This week saw renewed effort by US politicians and media to ramp up the information war against Russia. The impetus came from the US-based social media network, Facebook, declaring that it had identified “coordinated political influence campaigns”.
Never mind that the internet giant admitted that it did not know the actual identify of the organizers, that did not stop US news media and senior Washington politicians jumping to conclusions that Russia was guilty (again) of interfering in US politics.
Facebook’s head of cybersecurity Nathaniel Gleicher was quoted as saying: “At this point in our investigation, we do not have enough technical evidence to state definitively who is behind it.”
Somehow this baseless information was miraculously turned into “evidence” pointing to Russian “malign activity”.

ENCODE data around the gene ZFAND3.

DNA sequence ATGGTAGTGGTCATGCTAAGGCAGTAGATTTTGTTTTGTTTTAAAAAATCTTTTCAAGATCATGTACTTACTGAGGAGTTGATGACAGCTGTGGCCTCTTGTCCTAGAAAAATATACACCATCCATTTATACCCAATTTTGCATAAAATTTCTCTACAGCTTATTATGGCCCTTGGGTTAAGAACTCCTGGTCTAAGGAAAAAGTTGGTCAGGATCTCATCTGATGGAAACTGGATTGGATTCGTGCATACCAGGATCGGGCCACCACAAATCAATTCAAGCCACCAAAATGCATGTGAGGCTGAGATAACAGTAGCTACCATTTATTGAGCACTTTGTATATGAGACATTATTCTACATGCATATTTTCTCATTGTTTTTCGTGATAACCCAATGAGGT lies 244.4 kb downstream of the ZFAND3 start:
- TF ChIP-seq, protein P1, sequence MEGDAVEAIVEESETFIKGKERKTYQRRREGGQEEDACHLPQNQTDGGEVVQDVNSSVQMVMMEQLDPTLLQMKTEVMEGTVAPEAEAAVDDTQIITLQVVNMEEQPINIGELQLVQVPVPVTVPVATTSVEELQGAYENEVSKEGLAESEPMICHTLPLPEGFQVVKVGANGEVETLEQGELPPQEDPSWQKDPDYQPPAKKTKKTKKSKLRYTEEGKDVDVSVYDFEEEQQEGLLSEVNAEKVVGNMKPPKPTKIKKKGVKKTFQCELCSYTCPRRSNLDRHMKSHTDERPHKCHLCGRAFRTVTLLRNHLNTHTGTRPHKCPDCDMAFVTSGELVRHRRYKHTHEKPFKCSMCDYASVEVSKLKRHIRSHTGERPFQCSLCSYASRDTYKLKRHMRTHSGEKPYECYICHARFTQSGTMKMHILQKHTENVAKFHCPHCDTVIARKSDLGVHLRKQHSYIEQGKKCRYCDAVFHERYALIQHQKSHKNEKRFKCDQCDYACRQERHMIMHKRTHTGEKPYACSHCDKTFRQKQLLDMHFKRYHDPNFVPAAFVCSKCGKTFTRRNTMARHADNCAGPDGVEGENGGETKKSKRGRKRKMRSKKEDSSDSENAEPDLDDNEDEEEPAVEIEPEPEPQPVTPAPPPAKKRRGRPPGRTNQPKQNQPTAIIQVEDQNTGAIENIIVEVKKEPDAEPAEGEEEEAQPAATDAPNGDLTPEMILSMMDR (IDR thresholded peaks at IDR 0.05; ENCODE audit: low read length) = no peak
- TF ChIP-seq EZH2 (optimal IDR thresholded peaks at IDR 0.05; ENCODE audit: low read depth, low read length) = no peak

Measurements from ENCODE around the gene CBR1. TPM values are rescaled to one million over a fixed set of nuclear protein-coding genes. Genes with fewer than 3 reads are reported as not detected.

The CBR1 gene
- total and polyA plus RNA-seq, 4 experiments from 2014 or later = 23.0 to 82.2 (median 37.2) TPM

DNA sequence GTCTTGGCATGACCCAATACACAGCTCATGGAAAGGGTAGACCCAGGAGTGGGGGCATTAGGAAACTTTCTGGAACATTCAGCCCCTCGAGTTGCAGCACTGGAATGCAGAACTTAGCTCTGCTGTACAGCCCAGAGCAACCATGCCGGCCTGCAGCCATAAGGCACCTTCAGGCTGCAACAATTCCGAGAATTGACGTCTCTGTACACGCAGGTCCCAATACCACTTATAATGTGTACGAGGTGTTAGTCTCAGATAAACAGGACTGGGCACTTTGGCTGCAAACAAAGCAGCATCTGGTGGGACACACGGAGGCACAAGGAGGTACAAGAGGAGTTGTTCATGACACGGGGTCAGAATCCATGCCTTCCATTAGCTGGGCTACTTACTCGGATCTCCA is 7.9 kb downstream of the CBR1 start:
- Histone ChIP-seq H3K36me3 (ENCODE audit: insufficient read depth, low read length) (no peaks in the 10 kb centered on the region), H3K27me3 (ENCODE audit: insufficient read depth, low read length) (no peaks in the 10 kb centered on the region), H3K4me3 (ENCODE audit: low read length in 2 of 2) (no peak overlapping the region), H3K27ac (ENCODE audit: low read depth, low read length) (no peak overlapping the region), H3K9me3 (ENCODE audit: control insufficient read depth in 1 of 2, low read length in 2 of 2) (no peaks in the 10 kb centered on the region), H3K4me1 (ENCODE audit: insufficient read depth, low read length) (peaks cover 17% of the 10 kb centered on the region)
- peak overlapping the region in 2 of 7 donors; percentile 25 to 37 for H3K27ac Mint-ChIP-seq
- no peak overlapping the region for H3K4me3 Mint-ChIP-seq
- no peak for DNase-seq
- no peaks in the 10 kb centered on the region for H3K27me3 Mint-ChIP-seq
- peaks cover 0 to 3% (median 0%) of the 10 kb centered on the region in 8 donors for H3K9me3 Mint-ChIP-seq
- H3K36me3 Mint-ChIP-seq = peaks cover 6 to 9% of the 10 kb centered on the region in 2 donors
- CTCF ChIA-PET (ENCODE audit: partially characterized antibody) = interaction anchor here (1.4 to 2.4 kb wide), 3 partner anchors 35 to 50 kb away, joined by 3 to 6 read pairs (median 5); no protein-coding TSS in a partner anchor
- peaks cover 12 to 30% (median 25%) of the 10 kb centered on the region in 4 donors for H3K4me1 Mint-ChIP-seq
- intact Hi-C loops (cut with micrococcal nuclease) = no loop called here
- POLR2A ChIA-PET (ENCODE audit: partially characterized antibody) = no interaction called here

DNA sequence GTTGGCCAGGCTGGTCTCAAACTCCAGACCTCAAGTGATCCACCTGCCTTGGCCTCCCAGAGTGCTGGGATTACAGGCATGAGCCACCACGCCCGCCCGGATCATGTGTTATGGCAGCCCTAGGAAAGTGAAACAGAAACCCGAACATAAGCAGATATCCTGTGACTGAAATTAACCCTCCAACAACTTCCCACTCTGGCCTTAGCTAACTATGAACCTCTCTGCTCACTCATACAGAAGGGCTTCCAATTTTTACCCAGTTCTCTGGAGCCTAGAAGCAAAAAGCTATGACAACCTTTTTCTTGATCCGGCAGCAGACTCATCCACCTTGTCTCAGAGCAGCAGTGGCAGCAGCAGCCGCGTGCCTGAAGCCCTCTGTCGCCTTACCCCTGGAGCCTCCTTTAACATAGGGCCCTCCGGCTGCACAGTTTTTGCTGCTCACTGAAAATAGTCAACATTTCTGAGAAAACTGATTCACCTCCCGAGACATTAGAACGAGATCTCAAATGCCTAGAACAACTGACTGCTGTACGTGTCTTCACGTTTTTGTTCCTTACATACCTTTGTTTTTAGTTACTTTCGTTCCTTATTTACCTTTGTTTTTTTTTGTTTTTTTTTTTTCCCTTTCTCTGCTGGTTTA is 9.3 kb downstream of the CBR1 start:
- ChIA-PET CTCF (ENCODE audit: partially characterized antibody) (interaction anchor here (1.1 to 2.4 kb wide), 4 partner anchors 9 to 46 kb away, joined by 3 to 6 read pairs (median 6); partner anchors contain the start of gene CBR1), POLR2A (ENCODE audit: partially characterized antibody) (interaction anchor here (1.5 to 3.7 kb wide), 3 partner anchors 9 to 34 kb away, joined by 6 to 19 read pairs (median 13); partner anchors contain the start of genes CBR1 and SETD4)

Mark Warner, a member of the US Senate Intelligence Committee, reacted to the non-issue with the following categorical words: “Today’s disclosure is further evidence that the Kremlin continues to exploit platforms like Facebook to sow division and spread disinformation.”
It’s rather astounding that a senior US lawmaker who is running the “intelligence community” can make such a preposterous assertion based on no facts.
Even the Trump White House, which is caught up in a web of contradictions, was impelled to jump to wrong conclusions. A spokesperson said President Donald Trump “will not tolerate foreign interference in our electoral process from any nation state or other malicious actors.”
It is a clear sign of how collectively paranoid the US political and media establishment have become whenever they make such wild extrapolations based on infantile innuendo and fatuous reasoning.
In the following editorial comment in a New York Times report it was stated: “Like the 2016 Russian interference campaign, the recently detected campaign sought to amplify divisive social issues, including through organizing real-world events.”
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